Another great newsletter from Dr Al Sears

In the 18th and 19th centuries, tanning was thought of as unsightly — that is until Coco Chanel completely turned tanning on its head in the 1920s…
Returning from a cruise in the French Riviera sporting a tan, Coco’s bronze glow electrified the world.
By the next summer, tanning began to signal how a lot of us see a healthy tan today — one sign of a carefree or active life.
Coco Chanel showed the world that a summer tan was fashionable. She may not have realized it was also a sign of one of the best healthy habits a person can have.
And modern science proves she’s right. When ultraviolet B (UVB) rays touch our skin and unlock vitamin D, you have a:
Reduced risk of breaking a hip by a whopping 69%.
Lower risk of dying from 15 types of cancer.
11% lower death rate from heart attacks.
But the tanning craze was short-lived after doctors around the world wrongly connected tans with skin cancer. As the panic spread, I had a flood of patients come to me terrified of the sun.
Then, after Australia had an “outbreak” of skin cancer in the 1970s, the idea of tanning went back to the Dark Ages.
Sunblocks and sunscreens were born… depriving us of one of the most vital vitamins you can get for all aspects of health. And I’ve seen the effects of this on my patients.
I’m talking about vitamin D.
After sunblocks and sunscreens came into vogue, vitamin D levels plummeted, and that’s when vitamin D deficiency-linked diseases really took off.
But you don’t have to choose between pale vampire skin and lobster-red sunburns. Research has uncovered a way to protect and beautify your skin from the inside out.
You can harness your body’s “internal sunscreen” power using a breakthrough antioxidant formula made in France.
What you could call the new French revolution…
I’m talking about a patented antioxidant formula made in France called GliSODin. One of nature’s most powerful free radical fighters, it’s “the enzyme of life.”
You’ve heard me mention it before: It’s called superoxide dismutase, or SOD. As we get older, the body stops making enough of it to properly fend off the harmful effects of too much sun.
Saliva and stomach acids broke down previous incarnations of this SOD supplement. That is until French scientists found a way to “wrap” the SOD in a protective sheath made up of natural vegetable protein.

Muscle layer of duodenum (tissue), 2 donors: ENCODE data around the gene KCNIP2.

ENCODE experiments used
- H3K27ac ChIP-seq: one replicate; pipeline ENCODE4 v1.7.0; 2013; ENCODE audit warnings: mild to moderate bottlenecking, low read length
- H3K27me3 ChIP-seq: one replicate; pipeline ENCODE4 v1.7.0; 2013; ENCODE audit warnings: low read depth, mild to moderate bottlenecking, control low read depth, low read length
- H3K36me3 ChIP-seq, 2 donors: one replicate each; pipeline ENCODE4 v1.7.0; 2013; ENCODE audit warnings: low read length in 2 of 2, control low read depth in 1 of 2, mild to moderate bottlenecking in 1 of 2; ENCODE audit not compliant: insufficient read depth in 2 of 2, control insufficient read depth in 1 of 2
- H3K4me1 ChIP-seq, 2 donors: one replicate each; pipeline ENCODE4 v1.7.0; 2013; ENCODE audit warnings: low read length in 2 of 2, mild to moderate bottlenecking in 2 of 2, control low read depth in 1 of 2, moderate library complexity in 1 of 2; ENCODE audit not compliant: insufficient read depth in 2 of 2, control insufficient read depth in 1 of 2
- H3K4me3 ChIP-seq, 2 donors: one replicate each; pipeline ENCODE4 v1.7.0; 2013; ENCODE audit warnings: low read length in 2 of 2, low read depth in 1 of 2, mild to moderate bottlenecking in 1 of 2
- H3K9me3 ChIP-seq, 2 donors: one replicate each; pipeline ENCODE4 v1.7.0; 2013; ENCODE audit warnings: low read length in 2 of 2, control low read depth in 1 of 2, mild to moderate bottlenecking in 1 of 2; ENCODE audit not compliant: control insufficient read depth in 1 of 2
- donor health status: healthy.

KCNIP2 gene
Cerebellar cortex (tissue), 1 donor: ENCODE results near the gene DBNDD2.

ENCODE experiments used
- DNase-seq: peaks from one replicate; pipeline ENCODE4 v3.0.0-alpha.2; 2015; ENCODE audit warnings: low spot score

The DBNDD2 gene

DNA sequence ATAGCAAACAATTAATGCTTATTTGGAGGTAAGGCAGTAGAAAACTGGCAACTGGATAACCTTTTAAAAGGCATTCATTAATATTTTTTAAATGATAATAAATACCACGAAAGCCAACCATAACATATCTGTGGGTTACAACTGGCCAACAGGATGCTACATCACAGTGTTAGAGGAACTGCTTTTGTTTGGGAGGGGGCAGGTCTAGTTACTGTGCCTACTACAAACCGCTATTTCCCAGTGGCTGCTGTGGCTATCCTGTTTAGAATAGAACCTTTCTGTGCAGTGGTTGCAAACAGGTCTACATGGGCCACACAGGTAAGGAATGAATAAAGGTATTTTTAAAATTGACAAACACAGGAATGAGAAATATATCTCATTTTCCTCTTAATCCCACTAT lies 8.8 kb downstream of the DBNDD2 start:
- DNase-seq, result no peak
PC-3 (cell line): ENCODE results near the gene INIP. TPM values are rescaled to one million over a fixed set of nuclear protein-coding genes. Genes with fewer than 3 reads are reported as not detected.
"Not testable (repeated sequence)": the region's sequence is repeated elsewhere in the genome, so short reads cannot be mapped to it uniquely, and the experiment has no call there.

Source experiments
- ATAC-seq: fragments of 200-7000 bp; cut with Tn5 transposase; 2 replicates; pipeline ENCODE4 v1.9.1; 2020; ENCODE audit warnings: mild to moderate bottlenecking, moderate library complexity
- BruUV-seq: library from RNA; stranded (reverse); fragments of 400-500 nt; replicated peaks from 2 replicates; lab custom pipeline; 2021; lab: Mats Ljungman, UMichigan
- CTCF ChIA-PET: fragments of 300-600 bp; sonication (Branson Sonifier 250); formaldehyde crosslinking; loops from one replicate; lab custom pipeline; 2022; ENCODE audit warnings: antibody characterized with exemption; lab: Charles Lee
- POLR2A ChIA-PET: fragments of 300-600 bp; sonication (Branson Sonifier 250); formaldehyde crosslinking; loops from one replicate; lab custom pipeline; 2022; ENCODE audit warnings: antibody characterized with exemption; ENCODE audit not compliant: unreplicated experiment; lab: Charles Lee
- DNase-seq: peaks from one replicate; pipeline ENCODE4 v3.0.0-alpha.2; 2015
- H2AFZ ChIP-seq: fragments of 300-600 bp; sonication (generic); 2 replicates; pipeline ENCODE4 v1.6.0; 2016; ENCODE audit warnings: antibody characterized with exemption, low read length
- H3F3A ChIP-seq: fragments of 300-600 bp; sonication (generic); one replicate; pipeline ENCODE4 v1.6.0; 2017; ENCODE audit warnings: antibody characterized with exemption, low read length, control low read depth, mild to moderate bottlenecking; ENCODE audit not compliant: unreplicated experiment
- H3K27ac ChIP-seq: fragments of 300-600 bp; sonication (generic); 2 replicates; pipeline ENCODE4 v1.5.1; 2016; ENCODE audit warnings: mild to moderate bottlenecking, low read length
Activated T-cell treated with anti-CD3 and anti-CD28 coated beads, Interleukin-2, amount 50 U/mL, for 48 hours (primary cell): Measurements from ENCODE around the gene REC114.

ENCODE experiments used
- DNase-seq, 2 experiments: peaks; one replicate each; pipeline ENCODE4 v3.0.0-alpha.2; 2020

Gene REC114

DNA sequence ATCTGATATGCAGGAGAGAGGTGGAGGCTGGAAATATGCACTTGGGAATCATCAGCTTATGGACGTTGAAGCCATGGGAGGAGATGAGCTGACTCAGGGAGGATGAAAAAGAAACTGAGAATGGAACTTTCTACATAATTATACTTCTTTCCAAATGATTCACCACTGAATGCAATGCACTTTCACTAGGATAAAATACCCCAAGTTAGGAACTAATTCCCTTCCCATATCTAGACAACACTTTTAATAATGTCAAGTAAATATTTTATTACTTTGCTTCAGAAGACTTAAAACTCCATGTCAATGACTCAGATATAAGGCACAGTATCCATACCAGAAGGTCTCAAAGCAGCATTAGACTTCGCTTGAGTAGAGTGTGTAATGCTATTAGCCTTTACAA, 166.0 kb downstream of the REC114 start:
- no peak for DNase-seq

Study participants who took the “sunscreen capsule” experienced significant sunburn protection — even fair-skinned people required eight times more sun exposure to produce sunburn than did people taking the placebo.
In another study, 150 people took GliSODin every day for two months during which they also followed a sunbathing routine.3 Overall, 82% of volunteers said their skin was well prepared for sun exposure — and this even went for folks who usually redden or flush right after being out in the sun.
A smaller study using SOD found similar results: People could handle sunlight better or were less likely to redden, flush or experience skin irritation.4
So why do we even have problems with too much sun?
When our skin is exposed to sunlight, it produces melanin — a hormone that acts as our body’s built-in sunblock. And we get tan, just as Coco Chanel reminded the world about in the 1920s. The problem is we live in a different world than our ancestors.
Our ancestors spent a lot more time outdoors than we did. They would walk around naked in the sun and their foods were rich in natural sun-protective nutrients.
I encourage my patients to get out in the sun every day if possible without sunscreen. I let them know that they can build up many of the same sun defenses that our ancestors had.
My Top 3 Red Foods for Beautiful Sun-Kissed Skin from the Inside Out
To condition your skin for a day in the sun without sunscreen, eat more of these red foods:
Wild-Caught Salmon. Wild-caught salmon is rich in a rare nutrient that provides a natural defense to the sun’s burning rays. It’s called astaxanthin. And when you consume this pigment, it keeps you safe from the kind of DNA sun damage that burns your skin.
Salmon is by far the richest source of astaxanthin. Just make sure it’s wild-caught. A typical 6-ounce serving of Wild Pacific sockeye salmon gives you 4 mg to 5 mg.
I also recommend astaxanthin supplements. Take up to 10 mg per day.
Tomatoes. Red or orange fruits and vegetables like tomatoes have high levels of lycopene. When you eat these foods, lycopene settles into your skin’s outer layer.
It acts as a natural sunblock and repairs cells damaged by sunlight. Lycopene prevents sunspots, dryness and wrinkles from UV radiation. In a study published in the Journal of Nutrition, people who ate tomato paste every day for 10 weeks showed less damage when subjected to UV radiation.
Hibiscus Tea. Hibiscus is one of the richest sources of antioxidants in the entire plant world.6 And it is also a natural sunscreen. Studies show it absorbs UV rays from the sun.
Look for any tea that lists hibiscus as the first ingredient. You might also see it called sour tea, red tea, flor de Jamaica, sorrel or roselle.
Just place 4 tea bags in 8 cups of water and let it steep overnight in the refrigerator. Remove the bags in the morning and add the juice of one lemon. The brewed tea will have a tart taste. You may want to add some honey or stevia as a sweetener.
To Your Good Health,
Al Sears, MD, CNS

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